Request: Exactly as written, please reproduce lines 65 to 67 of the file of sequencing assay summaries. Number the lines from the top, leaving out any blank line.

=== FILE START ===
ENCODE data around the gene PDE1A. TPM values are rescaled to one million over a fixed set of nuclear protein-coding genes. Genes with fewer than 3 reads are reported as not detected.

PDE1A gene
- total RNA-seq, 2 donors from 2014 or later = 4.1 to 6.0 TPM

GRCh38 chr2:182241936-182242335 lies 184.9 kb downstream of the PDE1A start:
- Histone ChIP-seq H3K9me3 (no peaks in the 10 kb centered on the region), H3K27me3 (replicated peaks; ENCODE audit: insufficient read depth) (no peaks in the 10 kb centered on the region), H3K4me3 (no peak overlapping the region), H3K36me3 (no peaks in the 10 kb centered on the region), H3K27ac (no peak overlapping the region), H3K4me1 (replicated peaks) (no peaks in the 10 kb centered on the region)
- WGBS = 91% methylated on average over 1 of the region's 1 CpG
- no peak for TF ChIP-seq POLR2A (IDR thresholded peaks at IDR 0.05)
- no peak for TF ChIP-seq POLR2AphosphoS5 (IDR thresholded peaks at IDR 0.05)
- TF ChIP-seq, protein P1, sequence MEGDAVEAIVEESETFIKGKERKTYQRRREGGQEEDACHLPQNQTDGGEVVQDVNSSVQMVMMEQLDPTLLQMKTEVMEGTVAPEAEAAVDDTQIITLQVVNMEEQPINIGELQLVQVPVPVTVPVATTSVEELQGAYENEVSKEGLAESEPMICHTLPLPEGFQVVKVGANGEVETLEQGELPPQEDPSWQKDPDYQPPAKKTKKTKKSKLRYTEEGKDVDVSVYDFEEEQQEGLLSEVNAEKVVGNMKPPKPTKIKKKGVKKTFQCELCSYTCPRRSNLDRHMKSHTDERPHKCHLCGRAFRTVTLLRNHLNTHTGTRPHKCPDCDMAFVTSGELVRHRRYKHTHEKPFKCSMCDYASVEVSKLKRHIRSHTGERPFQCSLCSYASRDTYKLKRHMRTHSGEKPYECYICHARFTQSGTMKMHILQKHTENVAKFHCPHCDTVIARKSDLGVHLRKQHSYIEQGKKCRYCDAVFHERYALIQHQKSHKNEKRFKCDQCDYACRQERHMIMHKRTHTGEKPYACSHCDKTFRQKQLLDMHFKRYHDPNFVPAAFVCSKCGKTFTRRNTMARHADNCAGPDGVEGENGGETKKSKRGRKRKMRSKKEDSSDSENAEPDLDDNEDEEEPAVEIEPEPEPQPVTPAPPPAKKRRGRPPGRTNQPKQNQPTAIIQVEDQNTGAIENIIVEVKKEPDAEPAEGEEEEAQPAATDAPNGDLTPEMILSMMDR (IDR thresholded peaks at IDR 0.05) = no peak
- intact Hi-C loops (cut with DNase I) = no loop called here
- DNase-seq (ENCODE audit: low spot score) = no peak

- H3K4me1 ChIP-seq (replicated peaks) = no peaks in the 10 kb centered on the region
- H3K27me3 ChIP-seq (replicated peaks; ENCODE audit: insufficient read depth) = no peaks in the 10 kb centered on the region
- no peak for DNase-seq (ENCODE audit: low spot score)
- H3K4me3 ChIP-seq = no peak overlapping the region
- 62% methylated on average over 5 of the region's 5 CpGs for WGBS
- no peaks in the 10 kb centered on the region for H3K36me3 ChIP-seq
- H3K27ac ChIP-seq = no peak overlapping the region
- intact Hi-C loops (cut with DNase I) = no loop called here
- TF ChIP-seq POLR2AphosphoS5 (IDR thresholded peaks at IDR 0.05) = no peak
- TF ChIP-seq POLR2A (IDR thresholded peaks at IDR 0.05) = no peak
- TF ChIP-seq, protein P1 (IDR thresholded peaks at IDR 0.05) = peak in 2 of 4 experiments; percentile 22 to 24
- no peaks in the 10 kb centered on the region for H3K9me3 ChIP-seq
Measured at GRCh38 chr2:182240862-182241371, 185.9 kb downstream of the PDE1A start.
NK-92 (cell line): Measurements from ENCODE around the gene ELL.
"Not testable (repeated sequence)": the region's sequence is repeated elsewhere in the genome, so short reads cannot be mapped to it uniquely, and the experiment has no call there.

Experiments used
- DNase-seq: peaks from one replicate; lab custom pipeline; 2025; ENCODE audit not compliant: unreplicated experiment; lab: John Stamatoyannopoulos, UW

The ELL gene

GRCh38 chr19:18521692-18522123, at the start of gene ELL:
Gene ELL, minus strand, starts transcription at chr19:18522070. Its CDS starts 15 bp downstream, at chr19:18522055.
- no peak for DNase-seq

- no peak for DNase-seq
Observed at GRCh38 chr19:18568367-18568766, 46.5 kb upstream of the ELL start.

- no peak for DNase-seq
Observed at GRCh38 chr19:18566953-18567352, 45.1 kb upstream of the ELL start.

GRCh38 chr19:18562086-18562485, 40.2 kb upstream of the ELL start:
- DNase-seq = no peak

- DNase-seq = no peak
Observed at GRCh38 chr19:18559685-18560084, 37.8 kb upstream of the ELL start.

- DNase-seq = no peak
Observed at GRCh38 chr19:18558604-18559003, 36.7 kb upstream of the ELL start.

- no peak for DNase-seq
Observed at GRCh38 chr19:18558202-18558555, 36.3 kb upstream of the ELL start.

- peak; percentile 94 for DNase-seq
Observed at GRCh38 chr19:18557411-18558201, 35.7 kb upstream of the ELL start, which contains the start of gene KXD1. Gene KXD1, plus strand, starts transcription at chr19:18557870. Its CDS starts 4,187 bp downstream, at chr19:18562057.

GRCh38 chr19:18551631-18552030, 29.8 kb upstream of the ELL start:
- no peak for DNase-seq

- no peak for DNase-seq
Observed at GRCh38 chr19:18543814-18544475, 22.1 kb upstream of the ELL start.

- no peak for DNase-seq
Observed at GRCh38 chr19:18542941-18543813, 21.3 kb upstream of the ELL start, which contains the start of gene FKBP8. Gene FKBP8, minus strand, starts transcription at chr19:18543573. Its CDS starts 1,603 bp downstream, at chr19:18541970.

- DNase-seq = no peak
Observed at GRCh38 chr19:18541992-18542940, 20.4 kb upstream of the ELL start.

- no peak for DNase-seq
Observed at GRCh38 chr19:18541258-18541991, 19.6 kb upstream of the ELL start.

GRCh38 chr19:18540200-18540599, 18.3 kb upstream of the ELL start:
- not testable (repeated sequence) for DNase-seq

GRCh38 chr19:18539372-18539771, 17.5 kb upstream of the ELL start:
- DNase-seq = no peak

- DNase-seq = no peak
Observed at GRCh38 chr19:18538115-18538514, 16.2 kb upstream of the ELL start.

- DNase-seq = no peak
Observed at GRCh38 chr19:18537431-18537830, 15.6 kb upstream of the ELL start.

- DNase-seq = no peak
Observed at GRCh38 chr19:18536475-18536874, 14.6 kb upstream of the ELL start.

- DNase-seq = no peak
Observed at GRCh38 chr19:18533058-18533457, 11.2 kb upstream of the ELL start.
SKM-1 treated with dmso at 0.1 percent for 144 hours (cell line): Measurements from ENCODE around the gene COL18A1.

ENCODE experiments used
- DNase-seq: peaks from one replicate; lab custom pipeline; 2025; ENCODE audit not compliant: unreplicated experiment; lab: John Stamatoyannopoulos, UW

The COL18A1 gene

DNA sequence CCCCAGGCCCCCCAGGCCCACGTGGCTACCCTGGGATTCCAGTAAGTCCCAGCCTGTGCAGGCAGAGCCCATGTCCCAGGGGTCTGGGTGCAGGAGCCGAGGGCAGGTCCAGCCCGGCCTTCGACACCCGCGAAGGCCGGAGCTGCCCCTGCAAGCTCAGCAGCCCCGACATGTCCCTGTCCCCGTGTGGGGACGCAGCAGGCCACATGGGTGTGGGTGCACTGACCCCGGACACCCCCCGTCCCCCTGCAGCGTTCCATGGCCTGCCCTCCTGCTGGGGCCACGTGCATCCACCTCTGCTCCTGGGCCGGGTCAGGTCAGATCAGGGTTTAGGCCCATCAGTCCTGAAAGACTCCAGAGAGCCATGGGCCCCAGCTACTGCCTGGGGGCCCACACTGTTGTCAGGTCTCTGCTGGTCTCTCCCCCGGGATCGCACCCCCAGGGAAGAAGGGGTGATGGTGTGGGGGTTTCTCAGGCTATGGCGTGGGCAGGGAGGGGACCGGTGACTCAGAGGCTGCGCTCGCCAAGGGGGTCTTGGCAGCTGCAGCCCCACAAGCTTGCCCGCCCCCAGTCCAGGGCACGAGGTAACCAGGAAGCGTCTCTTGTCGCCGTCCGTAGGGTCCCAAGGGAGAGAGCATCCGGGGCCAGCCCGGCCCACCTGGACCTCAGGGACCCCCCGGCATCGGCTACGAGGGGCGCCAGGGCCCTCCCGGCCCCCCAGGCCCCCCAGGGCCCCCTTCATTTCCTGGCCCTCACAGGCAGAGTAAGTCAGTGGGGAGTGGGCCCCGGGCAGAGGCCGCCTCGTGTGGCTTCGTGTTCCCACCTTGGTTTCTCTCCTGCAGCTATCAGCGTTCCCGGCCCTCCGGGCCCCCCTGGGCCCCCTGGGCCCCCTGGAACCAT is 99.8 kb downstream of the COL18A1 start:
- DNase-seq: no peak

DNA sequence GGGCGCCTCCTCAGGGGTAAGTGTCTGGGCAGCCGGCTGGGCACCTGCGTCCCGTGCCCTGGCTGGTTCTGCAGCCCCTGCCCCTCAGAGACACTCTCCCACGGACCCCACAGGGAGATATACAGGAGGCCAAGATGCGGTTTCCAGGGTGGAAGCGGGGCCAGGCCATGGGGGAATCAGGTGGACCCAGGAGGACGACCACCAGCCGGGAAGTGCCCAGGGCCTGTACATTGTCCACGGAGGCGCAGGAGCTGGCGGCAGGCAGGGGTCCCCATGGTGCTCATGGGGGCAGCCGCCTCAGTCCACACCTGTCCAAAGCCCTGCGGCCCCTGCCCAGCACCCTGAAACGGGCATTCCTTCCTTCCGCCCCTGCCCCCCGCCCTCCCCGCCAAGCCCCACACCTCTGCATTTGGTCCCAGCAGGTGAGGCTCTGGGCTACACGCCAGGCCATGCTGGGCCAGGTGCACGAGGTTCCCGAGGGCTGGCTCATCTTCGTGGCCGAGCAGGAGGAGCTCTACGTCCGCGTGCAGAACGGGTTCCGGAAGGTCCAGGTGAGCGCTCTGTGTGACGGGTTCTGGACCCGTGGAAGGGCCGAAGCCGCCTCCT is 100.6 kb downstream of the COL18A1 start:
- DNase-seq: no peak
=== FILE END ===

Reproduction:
- DNase-seq = no peak
Observed at GRCh38 chr19:18536475-18536874, 14.6 kb upstream of the ELL start.

- DNase-seq = no peak